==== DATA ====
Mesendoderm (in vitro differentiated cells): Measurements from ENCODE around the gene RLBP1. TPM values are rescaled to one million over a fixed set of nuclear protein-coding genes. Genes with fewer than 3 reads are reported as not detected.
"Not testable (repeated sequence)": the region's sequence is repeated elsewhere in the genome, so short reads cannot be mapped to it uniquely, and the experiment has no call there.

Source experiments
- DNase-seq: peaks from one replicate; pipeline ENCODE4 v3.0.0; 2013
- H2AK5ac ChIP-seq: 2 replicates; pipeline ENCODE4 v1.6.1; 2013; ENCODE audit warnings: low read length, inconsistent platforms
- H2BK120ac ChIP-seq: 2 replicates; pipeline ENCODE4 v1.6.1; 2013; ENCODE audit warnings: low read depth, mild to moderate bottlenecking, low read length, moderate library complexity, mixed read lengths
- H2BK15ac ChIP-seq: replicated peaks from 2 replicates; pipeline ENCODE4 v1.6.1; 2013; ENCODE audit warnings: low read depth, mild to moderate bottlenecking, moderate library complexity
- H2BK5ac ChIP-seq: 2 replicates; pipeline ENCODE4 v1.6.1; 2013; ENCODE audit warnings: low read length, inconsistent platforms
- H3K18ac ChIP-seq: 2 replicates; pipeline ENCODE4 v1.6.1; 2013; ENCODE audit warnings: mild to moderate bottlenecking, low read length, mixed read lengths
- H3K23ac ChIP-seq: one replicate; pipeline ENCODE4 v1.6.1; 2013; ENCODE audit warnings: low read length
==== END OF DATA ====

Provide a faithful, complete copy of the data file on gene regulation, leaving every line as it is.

Mesendoderm (in vitro differentiated cells): Measurements from ENCODE around the gene RLBP1. TPM values are rescaled to one million over a fixed set of nuclear protein-coding genes. Genes with fewer than 3 reads are reported as not detected.
"Not testable (repeated sequence)": the region's sequence is repeated elsewhere in the genome, so short reads cannot be mapped to it uniquely, and the experiment has no call there.

Source experiments
- DNase-seq: peaks from one replicate; pipeline ENCODE4 v3.0.0; 2013
- H2AK5ac ChIP-seq: 2 replicates; pipeline ENCODE4 v1.6.1; 2013; ENCODE audit warnings: low read length, inconsistent platforms
- H2BK120ac ChIP-seq: 2 replicates; pipeline ENCODE4 v1.6.1; 2013; ENCODE audit warnings: low read depth, mild to moderate bottlenecking, low read length, moderate library complexity, mixed read lengths
- H2BK15ac ChIP-seq: replicated peaks from 2 replicates; pipeline ENCODE4 v1.6.1; 2013; ENCODE audit warnings: low read depth, mild to moderate bottlenecking, moderate library complexity
- H2BK5ac ChIP-seq: 2 replicates; pipeline ENCODE4 v1.6.1; 2013; ENCODE audit warnings: low read length, inconsistent platforms
- H3K18ac ChIP-seq: 2 replicates; pipeline ENCODE4 v1.6.1; 2013; ENCODE audit warnings: mild to moderate bottlenecking, low read length, mixed read lengths
- H3K23ac ChIP-seq: one replicate; pipeline ENCODE4 v1.6.1; 2013; ENCODE audit warnings: low read length